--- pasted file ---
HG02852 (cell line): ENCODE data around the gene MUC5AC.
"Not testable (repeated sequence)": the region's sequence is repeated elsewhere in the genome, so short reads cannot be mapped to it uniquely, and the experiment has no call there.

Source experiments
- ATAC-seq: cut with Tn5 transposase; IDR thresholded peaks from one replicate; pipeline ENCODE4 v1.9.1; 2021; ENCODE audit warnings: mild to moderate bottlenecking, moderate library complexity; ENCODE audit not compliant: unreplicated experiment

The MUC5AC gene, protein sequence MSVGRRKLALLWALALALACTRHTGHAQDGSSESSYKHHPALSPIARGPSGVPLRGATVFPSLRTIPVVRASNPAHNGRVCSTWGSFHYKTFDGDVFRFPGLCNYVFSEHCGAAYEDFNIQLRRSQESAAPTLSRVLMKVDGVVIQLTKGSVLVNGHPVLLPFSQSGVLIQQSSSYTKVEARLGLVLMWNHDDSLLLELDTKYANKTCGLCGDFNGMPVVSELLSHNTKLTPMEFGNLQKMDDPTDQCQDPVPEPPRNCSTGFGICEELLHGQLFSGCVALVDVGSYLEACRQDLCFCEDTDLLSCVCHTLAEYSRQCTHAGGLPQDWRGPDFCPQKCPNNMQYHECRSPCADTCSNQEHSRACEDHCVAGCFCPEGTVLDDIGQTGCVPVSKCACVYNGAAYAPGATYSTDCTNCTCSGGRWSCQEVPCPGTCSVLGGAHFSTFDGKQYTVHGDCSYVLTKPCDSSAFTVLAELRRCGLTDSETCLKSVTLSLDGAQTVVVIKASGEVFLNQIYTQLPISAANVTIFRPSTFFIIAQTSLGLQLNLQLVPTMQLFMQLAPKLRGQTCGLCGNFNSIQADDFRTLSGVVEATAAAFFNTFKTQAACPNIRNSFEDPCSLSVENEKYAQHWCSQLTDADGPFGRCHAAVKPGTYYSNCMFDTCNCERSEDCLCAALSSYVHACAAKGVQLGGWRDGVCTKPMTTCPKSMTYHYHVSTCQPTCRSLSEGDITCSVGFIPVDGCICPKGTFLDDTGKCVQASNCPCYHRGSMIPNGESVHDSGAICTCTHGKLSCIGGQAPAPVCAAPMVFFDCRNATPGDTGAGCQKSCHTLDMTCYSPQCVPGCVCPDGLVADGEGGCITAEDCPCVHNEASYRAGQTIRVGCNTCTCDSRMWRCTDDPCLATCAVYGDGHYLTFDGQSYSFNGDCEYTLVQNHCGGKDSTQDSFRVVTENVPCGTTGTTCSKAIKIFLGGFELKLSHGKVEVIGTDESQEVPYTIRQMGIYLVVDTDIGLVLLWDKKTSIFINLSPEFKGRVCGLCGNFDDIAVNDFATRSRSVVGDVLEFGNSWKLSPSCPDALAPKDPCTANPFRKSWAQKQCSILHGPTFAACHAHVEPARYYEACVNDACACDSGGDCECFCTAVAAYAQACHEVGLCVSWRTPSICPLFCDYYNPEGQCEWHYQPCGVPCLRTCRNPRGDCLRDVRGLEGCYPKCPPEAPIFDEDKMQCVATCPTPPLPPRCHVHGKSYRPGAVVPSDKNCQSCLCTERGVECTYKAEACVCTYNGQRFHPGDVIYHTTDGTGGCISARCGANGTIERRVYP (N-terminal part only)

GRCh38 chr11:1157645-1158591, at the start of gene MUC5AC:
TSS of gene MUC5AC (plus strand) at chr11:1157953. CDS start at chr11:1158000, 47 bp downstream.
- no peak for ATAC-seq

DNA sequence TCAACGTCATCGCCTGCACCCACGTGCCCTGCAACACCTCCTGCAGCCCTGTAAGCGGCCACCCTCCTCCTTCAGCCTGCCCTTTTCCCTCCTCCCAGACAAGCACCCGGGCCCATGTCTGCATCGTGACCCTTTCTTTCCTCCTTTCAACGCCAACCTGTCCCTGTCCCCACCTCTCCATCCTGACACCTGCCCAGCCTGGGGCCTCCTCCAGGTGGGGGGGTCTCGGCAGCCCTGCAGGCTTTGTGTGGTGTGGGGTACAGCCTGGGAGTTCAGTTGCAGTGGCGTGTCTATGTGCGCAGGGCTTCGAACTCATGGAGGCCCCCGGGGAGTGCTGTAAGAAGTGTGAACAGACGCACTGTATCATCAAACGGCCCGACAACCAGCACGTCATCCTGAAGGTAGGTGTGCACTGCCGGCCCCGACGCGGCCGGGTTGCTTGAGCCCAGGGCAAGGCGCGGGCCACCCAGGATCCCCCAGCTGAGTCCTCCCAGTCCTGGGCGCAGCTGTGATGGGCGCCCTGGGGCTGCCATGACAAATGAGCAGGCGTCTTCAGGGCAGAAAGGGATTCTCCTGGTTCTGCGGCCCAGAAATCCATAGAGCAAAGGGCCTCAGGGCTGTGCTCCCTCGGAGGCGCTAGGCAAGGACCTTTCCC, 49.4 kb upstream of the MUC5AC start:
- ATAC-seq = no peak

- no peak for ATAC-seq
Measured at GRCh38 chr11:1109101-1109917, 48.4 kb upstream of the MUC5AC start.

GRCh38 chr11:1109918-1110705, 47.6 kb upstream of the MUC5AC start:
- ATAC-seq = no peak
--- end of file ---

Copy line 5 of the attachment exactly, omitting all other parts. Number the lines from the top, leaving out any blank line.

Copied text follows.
The MUC5AC gene, protein sequence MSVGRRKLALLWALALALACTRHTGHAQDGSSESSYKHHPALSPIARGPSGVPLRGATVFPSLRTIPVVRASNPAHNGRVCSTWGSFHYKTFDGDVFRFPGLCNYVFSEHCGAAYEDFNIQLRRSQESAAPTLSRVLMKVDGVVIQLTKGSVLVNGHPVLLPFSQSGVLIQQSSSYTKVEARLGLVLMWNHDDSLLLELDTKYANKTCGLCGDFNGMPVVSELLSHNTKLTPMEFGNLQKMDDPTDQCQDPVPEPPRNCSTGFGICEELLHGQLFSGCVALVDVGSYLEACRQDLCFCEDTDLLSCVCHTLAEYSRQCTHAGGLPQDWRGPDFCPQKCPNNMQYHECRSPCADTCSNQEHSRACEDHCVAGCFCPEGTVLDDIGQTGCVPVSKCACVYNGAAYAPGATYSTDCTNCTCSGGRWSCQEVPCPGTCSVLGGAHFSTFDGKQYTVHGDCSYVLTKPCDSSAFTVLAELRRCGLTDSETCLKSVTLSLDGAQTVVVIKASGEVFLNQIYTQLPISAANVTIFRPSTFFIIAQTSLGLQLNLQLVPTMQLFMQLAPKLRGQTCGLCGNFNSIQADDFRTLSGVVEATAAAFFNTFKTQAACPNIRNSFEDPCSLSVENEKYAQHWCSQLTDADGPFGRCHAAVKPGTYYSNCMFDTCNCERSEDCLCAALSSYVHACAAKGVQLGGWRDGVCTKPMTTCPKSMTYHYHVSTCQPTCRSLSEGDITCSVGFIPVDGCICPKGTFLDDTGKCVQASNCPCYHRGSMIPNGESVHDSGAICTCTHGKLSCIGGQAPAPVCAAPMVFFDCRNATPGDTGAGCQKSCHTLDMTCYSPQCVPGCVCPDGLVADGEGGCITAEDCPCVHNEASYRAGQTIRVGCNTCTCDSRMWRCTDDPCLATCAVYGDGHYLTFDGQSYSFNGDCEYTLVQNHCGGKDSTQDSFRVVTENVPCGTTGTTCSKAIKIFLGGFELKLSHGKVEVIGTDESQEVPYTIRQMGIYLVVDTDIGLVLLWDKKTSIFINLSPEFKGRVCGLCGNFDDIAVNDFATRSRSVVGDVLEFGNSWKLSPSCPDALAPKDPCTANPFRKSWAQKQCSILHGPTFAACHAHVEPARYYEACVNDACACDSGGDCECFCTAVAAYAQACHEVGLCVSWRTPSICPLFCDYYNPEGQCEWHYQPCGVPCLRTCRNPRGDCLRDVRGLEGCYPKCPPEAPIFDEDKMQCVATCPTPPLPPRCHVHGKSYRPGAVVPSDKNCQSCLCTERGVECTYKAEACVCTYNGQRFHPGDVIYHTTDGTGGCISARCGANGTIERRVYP (N-terminal part only)